¶ 20 Thus, while the State is correct that a district court does have discretion to manage courtroom proceedings, a court must do so mindful of a party's constitutional rights. See e.g. State v. Couture, 2010 MT 201, ¶ 78, 357 Mont. 398, 240 P.3d 987; State v. Garcia, 2003 MT 211, ¶¶ 32–33, 317 Mont. 73, 75 P.3d 313.
¶ 21 Nevertheless, in the instant case, while J.S.W.'s claim does implicate her fundamental right to testify, thereby meeting the first prong of the test for plain error review, she has failed to establish any factual basis for her contention that her right to testify was violated. While we do not condone the District Court's statement that J.S.W. was limited to three minutes, the record reflects that the court did not cut J.S.W. off and her counsel appeared to have sufficient time to develop the line of questioning he felt best served his client. Moreover, the Judge encouraged additional questioning by J.S.W.'s counsel, and also allowed the State to question J.S.W. The transcript clearly reflects this:
[J.S.W.'s counsel]: Your Honor, I think [J.S.W.] would like to address the Court.
THE COURT: For three minutes, and no more than three minutes. [Emphasis added.]
J.S.W.'s counsel then proceeded to question J.S.W. for a short time after which the following transpired:
[J.S.W.'s counsel]: I guess I have no further questions, Your Honor.
THE COURT: Okay. Anything?
[The State's counsel]: Could I ask a couple of questions?
THE COURT: Sure.
The State then asked J.S.W. a few questions at the end of which the following occurred:
[The State's counsel]: I don't have any further questions.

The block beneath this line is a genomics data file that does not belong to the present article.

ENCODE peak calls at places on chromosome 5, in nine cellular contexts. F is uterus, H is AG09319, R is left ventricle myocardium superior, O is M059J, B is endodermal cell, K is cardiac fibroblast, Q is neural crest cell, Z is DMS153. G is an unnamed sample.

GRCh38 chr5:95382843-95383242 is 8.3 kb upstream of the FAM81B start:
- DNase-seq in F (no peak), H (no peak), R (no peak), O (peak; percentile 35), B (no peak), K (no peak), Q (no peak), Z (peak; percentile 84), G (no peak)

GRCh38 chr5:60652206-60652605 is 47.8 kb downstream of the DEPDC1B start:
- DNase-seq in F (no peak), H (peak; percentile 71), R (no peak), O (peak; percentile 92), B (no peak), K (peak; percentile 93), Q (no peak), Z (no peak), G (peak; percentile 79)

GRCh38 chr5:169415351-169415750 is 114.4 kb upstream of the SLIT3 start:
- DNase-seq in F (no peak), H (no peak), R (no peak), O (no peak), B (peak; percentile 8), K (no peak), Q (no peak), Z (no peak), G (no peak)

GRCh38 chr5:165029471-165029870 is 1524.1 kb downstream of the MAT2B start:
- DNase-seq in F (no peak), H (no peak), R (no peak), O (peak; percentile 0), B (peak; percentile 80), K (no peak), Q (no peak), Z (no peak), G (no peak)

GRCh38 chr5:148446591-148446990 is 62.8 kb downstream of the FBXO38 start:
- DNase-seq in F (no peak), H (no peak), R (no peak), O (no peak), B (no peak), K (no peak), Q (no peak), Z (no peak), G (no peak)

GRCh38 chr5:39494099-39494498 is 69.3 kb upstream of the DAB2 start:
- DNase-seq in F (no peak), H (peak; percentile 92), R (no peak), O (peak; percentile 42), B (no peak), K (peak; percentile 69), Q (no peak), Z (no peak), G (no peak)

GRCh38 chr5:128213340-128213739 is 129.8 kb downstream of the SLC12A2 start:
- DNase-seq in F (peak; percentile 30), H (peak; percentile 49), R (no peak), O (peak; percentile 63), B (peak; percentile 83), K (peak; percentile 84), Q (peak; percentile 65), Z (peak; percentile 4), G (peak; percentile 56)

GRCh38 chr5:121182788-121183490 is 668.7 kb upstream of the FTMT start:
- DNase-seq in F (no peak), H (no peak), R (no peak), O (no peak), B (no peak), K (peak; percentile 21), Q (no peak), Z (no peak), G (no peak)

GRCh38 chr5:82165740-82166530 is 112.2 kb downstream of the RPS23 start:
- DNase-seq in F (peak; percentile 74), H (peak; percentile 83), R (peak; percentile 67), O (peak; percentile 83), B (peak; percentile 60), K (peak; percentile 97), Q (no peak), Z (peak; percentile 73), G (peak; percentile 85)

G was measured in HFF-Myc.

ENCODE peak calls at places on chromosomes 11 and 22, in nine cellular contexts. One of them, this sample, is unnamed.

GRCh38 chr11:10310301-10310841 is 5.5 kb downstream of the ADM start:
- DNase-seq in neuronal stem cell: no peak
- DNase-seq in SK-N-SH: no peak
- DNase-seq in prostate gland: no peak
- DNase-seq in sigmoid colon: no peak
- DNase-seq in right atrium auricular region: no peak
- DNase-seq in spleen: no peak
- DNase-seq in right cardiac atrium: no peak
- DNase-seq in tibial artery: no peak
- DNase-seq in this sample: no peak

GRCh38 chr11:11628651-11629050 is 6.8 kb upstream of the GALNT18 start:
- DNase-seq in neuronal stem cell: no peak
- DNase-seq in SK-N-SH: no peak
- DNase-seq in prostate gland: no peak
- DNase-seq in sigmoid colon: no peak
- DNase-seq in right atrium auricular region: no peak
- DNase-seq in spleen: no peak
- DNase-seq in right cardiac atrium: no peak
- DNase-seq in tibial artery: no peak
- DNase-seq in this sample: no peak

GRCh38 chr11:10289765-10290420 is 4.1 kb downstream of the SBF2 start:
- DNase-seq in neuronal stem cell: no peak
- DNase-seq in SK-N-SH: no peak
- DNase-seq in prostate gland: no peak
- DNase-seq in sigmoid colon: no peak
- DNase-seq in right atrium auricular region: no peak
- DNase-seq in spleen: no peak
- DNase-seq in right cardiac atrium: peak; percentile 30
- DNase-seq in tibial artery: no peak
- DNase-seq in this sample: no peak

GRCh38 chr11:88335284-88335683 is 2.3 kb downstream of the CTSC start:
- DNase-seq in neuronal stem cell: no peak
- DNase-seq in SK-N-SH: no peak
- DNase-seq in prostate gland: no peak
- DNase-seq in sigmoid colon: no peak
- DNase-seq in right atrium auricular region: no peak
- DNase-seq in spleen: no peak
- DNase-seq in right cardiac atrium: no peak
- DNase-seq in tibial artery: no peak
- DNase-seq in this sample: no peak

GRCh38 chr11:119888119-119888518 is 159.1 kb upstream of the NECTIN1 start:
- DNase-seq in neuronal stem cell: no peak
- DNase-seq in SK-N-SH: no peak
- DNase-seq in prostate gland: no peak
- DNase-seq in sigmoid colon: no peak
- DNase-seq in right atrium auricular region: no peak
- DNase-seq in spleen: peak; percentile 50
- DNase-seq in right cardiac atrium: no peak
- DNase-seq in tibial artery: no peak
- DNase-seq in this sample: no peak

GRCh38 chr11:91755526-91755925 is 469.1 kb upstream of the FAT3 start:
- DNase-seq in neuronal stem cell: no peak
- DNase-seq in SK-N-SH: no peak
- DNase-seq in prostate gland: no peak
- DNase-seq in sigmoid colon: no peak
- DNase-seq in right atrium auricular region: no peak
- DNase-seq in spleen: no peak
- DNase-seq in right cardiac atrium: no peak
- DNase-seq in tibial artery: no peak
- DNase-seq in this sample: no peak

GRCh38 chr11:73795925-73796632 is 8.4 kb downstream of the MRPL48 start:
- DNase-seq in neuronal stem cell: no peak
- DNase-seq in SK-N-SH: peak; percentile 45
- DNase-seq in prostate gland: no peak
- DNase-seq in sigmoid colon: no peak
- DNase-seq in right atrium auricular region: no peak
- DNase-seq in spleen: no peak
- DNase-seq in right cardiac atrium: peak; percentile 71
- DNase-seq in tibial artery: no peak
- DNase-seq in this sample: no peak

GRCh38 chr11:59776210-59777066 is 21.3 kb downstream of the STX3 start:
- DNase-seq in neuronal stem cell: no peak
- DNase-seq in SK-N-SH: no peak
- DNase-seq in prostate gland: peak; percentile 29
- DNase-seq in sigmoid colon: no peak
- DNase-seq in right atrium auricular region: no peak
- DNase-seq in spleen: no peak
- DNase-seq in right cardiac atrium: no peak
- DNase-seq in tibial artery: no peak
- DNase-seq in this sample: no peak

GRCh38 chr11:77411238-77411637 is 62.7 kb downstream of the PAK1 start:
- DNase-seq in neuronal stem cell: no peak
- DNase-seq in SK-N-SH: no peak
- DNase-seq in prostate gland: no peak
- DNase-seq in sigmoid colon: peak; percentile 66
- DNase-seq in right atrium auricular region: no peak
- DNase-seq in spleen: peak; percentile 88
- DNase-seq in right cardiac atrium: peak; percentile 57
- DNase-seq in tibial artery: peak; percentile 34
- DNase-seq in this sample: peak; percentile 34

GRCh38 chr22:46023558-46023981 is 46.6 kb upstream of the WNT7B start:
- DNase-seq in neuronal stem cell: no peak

THE COURT: Okay. Anything else?
[J.S.W.'s counsel]: That's it, Your Honor.
¶ 22 J.S.W. has failed to persuade this Court that there is any error to review, let alone that a failure to review would result in a manifest miscarriage of justice, leave unsettled the question of the fundamental fairness of the trial or proceedings, or compromise the integrity of the judicial process. In contrast, see e.g. State v. West, 2008 MT 338, ¶ 30, 346 Mont. 244, 194 P.3d 683 (concluding that the factual circumstances identified by West constituted “a quintessential example of ‘where failing to review the claimed error at issue ․ may compromise the integrity of the judicial process' ”).
¶ 23 To the extent J.S.W.'s theory on appeal is that the District Court's statement imposing a three-minute limitation is itself a due process violation, without regard to what actually transpired on the record subsequent to the court's statement, J.S.W. has not cited any legal authority supporting this as a constitutional violation. As we indicated above, “a mere assertion that constitutional rights are implicated or that failure to review the claimed error may result in a manifest miscarriage of justice is insufficient to implicate the plain error doctrine.” Gunderson, ¶ 100.
¶ 24 Because J.S.W. has failed to meet both prongs of the test for plain error review, we hold that plain error review of this issue is not warranted.
¶ 25 Whether J.S.W. was denied the effective assistance of counsel.
¶ 26 J.S.W. argues that she was denied the effective assistance of counsel when her counsel failed to object to the District Court's imposition of a time restriction on J.S.W.'s testimony. Claims of ineffective assistance of counsel are mixed questions of law and fact which this Court reviews de novo. State v. Miner, 2012 MT 20, ¶ 10, 364 Mont. 1, 271 P.3d 56 (citing Gunderson, ¶ 66; Whitlow v. State, 2008 MT 140, ¶ 9, 343 Mont. 90, 183 P.3d 861).
¶ 27 In her brief on appeal, J.S.W. relies on Strickland v. Washington, 466 U.S. 668, 104 S.Ct. 2052, 80 L.Ed.2d 674 (1984), the traditional test for evaluating ineffective assistance of counsel claims, to evaluate her claim. This Court has determined, however, that Strickland is inappropriate to evaluate involuntary civil commitment proceedings because Strickland fails to adequately protect the liberty interests of the person facing involuntary commitment. In re T.J.F., 2011 MT 28, ¶ 33, 359 Mont. 213, 248 P.3d 804 (citing In re C.R.C., 2009 MT 125, ¶ 16, 350 Mont. 211, 207 P.3d 289).